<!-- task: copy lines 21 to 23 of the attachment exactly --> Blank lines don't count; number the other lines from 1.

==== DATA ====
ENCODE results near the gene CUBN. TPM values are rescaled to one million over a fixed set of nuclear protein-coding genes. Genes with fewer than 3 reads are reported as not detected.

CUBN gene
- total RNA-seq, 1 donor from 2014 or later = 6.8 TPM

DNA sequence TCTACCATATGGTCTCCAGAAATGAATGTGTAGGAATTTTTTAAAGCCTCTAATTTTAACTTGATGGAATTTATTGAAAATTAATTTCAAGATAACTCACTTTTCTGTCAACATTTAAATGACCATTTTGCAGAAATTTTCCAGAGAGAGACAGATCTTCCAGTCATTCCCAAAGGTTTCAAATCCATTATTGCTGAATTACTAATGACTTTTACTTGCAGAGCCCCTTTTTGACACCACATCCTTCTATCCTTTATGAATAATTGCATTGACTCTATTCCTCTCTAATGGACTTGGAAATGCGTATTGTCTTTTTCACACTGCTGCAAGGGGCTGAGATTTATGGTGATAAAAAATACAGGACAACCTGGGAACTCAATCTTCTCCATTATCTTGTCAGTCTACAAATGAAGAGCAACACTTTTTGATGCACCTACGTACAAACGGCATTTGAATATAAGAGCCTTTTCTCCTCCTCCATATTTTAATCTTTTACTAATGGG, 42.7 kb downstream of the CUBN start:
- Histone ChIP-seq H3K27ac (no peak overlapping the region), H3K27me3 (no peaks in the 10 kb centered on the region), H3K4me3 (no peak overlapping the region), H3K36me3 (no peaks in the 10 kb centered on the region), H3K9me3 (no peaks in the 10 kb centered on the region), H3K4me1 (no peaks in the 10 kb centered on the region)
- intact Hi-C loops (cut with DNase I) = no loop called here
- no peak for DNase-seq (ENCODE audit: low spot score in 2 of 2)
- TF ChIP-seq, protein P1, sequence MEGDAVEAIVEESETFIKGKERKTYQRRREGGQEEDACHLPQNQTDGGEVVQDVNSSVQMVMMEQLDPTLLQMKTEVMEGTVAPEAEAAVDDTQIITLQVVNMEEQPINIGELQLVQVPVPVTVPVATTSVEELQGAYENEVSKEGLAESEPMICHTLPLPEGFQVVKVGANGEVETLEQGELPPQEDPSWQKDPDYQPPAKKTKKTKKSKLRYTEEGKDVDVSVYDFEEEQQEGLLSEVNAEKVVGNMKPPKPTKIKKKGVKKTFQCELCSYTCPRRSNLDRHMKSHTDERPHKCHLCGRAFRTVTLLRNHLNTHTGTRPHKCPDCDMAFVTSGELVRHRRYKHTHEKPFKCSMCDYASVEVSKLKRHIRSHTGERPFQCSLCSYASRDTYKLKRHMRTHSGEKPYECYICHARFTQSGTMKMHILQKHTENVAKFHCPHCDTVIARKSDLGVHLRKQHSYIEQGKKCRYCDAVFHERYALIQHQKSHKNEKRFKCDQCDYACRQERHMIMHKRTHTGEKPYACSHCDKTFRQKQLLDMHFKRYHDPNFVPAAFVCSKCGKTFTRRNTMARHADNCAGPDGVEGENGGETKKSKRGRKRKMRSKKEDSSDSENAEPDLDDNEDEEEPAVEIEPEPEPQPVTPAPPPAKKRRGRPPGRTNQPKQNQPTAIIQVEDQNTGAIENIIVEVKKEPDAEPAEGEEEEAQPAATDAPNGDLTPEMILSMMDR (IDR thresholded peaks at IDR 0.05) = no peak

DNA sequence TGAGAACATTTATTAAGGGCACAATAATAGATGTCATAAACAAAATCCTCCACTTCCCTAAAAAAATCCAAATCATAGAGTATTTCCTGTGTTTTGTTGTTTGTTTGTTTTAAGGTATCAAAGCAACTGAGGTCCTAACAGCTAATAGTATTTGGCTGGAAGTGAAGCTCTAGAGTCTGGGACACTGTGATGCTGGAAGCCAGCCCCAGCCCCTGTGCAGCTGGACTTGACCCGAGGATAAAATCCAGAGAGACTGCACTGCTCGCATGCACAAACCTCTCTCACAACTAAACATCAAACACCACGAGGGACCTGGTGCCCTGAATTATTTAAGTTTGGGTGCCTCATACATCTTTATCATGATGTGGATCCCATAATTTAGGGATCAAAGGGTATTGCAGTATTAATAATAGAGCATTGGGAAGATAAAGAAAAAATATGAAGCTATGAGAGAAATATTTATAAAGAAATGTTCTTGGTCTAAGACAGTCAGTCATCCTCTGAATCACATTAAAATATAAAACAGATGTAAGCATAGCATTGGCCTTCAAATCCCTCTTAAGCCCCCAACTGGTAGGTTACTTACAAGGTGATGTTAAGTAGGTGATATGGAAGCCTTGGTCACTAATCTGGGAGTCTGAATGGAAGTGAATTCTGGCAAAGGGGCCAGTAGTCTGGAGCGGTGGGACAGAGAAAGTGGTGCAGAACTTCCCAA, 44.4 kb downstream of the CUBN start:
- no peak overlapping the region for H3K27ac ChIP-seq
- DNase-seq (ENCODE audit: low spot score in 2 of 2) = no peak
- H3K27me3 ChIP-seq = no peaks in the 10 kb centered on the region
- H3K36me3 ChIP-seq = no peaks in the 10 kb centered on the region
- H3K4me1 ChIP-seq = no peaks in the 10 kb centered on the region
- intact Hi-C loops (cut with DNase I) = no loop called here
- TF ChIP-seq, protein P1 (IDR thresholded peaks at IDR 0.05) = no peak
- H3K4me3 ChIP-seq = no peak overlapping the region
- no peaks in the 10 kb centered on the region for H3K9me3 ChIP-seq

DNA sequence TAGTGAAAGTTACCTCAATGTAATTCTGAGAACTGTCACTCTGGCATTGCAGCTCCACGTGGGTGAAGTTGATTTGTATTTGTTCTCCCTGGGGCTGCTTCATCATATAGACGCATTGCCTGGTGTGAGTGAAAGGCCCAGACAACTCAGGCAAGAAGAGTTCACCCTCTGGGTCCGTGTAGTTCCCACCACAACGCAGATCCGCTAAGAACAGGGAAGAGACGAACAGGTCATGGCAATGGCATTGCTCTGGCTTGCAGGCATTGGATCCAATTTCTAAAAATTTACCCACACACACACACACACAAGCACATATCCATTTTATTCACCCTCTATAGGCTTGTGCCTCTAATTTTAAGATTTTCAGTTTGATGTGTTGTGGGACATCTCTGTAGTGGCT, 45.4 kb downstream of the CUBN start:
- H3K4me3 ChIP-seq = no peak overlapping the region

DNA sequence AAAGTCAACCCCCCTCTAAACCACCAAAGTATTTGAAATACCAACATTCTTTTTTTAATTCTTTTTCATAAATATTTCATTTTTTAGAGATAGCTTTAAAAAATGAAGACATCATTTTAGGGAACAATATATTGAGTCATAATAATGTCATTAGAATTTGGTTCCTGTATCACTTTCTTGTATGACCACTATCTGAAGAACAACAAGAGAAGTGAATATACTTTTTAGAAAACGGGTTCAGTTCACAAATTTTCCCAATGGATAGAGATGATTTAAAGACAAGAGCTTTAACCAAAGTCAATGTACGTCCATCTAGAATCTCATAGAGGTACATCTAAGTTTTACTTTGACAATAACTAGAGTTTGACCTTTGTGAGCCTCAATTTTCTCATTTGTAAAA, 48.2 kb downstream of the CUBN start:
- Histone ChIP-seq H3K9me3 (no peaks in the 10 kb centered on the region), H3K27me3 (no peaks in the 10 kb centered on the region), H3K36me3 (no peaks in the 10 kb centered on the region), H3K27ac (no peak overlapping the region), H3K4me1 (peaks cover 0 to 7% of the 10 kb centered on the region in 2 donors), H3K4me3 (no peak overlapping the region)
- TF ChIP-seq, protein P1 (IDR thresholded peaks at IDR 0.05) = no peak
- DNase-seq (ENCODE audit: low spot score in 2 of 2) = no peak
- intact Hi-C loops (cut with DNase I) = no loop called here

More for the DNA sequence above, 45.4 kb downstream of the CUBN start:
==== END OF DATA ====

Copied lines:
DNA sequence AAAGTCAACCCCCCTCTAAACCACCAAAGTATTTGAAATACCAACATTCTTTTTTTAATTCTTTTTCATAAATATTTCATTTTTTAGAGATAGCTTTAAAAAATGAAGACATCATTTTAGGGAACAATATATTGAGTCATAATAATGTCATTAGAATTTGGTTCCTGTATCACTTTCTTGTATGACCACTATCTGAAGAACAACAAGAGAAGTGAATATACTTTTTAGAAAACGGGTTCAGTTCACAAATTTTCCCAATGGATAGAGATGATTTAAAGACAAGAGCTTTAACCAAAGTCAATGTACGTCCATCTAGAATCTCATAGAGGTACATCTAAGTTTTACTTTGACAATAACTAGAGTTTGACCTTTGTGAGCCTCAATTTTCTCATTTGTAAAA, 48.2 kb downstream of the CUBN start:
- Histone ChIP-seq H3K9me3 (no peaks in the 10 kb centered on the region), H3K27me3 (no peaks in the 10 kb centered on the region), H3K36me3 (no peaks in the 10 kb centered on the region), H3K27ac (no peak overlapping the region), H3K4me1 (peaks cover 0 to 7% of the 10 kb centered on the region in 2 donors), H3K4me3 (no peak overlapping the region)
- TF ChIP-seq, protein P1 (IDR thresholded peaks at IDR 0.05) = no peak